Fabulous PHP frameworks: CodeIgniter

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CodeIgniter combines an easy installation with simplicity and flexibility, but is limited in features compared to competitors

CodeIgniter, a PHP MVC (model view controller) framework sponsored by Ellis Labs, touts itself as a solution for those developers who eschew large, over-abundant frameworks. CodeIgniter's installation requires little effort; you unzip the download package to your Web application's home directory and modify a pair of files -- one a general configuration file, the other governing database specifications. CodeIgniter needs only PHP version 4.3.2 or later. (The CodeIgniter engineers decided not to require PHP 5, because they did not want to alienate current users already employing PHP 4.) Perhaps CodeIgniter's only downside is its lack of JavaScript support, although this is expected in a future release.

Like the Zend Framework, CodeIgniter uses the front-end controller pattern. All HTTP requests are received by index.php, sent to the proper processing routines through a routing system, passed through a security system (which shields the application's controllers from malicious input), then finally handed to a controller. The controller loads the model, processes the request, and sends the result to the view system.

CodeIgniter helpers, libraries, extensions
Though it has a small footprint, CodeIgniter is extensible through a variety of mechanisms: helpers, libraries, class extensions, and hooks. A helper is a collection of functions that handle related tasks. CodeIgniter includes a sizable collection of helpers: for preloading input forms with data taken from arrays or objects, for JSON (JavaScript Object Notation) and the Mootools JavaScript library, for managing digital media, and more. By comparison, a library provides more extensive behavior than a helper. CodeIgniter has libraries for user login and authentication, session management, encryption, file uploading, and so on.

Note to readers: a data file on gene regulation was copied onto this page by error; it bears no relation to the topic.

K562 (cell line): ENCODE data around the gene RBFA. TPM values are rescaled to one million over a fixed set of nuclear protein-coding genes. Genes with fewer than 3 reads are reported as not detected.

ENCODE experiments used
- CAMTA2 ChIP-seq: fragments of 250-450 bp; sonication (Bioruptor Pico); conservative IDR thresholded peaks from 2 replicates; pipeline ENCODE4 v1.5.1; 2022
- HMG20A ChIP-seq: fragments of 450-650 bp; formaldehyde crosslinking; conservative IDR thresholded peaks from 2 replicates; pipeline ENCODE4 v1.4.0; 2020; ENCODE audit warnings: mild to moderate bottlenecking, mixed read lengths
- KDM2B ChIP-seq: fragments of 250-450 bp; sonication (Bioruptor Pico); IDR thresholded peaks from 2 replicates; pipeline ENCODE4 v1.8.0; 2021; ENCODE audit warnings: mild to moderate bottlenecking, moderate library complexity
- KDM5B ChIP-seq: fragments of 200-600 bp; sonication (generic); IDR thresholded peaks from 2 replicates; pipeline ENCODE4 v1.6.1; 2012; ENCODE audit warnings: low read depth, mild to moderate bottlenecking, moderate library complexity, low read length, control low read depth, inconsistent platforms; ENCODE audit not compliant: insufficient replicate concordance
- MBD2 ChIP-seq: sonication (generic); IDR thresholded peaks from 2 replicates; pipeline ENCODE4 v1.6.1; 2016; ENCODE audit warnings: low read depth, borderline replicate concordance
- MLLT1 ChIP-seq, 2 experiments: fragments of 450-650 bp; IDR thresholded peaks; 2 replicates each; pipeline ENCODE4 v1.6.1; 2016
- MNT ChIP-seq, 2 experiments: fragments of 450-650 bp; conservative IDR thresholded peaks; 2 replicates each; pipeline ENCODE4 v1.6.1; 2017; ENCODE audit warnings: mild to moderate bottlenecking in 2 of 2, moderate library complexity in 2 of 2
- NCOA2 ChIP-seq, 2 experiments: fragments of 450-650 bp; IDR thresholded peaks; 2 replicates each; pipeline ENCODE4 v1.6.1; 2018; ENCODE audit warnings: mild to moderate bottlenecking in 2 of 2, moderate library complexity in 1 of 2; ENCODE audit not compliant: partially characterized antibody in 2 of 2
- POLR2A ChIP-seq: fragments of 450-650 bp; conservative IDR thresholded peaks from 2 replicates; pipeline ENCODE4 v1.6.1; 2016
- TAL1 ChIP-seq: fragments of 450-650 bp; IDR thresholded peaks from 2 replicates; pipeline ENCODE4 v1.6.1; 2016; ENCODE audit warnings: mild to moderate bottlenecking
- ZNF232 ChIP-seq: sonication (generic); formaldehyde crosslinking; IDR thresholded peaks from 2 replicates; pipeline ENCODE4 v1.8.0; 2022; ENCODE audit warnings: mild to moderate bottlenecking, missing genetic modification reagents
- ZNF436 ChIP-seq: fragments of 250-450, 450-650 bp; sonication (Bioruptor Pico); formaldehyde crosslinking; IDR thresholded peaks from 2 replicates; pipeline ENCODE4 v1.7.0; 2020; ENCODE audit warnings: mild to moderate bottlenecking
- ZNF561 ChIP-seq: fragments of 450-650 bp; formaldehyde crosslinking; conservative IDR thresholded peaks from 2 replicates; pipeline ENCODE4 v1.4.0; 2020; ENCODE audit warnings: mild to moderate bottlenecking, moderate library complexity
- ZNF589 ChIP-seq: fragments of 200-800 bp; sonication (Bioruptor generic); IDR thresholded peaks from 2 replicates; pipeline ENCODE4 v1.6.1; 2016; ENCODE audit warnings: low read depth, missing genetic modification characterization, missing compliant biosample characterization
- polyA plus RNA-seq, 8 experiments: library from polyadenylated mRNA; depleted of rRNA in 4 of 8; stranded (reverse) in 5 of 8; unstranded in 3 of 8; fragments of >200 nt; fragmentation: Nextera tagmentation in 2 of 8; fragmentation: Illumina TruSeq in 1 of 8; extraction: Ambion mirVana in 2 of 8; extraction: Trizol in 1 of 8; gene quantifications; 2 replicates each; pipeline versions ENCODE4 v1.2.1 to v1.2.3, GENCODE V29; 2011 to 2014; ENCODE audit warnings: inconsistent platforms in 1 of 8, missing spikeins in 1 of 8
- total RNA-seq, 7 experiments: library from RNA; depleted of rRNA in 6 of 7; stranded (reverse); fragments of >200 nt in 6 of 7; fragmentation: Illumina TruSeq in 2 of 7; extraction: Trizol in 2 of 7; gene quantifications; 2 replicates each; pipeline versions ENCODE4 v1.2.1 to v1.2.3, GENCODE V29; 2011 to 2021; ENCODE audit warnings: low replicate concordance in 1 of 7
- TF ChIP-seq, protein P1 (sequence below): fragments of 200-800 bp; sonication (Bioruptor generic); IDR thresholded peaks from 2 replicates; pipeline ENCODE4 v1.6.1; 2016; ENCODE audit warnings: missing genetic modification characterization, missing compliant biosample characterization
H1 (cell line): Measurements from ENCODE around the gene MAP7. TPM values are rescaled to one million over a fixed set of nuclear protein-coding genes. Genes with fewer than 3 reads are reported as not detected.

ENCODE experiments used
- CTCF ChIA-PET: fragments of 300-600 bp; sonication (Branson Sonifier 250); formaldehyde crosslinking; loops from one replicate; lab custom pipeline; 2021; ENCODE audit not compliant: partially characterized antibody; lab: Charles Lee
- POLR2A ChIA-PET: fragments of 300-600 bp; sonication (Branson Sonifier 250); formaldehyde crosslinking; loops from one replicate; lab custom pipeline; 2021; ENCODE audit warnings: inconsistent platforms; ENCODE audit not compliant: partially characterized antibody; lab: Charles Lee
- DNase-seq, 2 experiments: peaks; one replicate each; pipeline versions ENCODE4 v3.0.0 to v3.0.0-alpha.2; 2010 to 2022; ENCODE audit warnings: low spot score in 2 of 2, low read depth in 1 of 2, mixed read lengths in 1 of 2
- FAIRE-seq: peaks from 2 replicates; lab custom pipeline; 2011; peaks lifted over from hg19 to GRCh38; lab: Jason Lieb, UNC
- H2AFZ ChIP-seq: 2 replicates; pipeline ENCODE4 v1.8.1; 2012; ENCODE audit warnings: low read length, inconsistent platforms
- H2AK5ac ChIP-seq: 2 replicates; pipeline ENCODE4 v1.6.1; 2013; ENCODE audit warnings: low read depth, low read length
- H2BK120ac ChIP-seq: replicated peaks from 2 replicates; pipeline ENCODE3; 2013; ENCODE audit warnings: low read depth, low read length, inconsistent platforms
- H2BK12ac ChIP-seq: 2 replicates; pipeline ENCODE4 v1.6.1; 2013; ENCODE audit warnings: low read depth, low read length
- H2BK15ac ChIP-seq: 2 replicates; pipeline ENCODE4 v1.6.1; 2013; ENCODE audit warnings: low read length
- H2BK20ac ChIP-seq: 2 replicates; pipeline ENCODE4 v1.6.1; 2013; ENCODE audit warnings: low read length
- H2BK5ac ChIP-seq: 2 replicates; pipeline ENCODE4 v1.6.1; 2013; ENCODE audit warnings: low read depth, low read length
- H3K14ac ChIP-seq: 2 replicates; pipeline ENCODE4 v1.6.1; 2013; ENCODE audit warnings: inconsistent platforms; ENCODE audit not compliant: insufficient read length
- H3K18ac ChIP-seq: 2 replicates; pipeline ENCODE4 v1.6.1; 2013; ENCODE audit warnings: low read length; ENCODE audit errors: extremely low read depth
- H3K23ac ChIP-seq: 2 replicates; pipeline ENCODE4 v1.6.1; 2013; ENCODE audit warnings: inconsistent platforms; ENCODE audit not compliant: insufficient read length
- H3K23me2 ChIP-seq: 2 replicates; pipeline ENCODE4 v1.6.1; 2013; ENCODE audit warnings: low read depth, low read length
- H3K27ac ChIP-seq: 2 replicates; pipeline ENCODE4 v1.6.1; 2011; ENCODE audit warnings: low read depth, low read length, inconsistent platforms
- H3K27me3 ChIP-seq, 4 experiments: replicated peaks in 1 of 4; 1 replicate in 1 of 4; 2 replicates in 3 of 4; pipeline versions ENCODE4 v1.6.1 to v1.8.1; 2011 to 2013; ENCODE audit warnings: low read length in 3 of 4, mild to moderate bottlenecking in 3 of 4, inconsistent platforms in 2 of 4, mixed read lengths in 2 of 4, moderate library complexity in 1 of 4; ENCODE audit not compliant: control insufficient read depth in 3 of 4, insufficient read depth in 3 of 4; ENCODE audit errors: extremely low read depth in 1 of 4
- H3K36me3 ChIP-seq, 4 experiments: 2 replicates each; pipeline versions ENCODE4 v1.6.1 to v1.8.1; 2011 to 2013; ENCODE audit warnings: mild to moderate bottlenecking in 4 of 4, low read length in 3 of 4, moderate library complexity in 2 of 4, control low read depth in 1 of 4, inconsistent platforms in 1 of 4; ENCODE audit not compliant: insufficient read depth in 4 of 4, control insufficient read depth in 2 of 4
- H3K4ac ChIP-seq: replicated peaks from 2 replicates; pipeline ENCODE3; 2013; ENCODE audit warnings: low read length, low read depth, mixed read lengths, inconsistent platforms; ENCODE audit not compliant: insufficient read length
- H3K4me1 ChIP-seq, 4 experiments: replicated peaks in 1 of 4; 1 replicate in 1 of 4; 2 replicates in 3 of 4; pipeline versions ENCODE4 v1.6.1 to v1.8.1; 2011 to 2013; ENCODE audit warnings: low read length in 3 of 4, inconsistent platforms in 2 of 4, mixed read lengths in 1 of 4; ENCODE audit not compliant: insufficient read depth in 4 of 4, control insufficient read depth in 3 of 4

A class extension is -- as its name implies -- simply the PHP mechanism for extending the instance variables and methods of an existing class to provide specialized capabilities. Finally, CodeIgniter hooks let you alter the behavior of the framework itself, without having to hack into the code. You define a hook by specifying a hooking point. For example, the pre_system hooking point attaches the hook early in the process of system execution, while the post_system hooking point lets you inject behavior after the Web page has been rendered. You then associate class and method, as well as the file path to the class and method that you want invoked. When the application's execution hits the hooking point, CodeIgniter will dynamically load and execute your code.

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Test Center Scorecard
 
 40%25%25%10% 
CodeIgniter 1.7.38989

8.4

Very Good

CodeIgniter supports the MVC pattern loosely. You can, for example, employ only controller and view components if no back-end database (and, therefore, no model) is required. CodeIgniter uses the active record database pattern for database access, and the framework's database access methods are straightforward and easily mastered. For example, a simple get() method looks like this:

$query = $this->db->get('theTable');

This retrieves all the data from table theTable. You can modify this in a fashion mimicking an SQL WHERE clause where the second argument is an associative array that specifies the fields participating in the WHERE conditional:

$query = $this->db->get_where('mytable', array('id'=>$id, $limit, $offset);

CodeIgniter even provides methods that let you assemble more complex queries by chaining together comparison operations joined by AND and OR logical operators.

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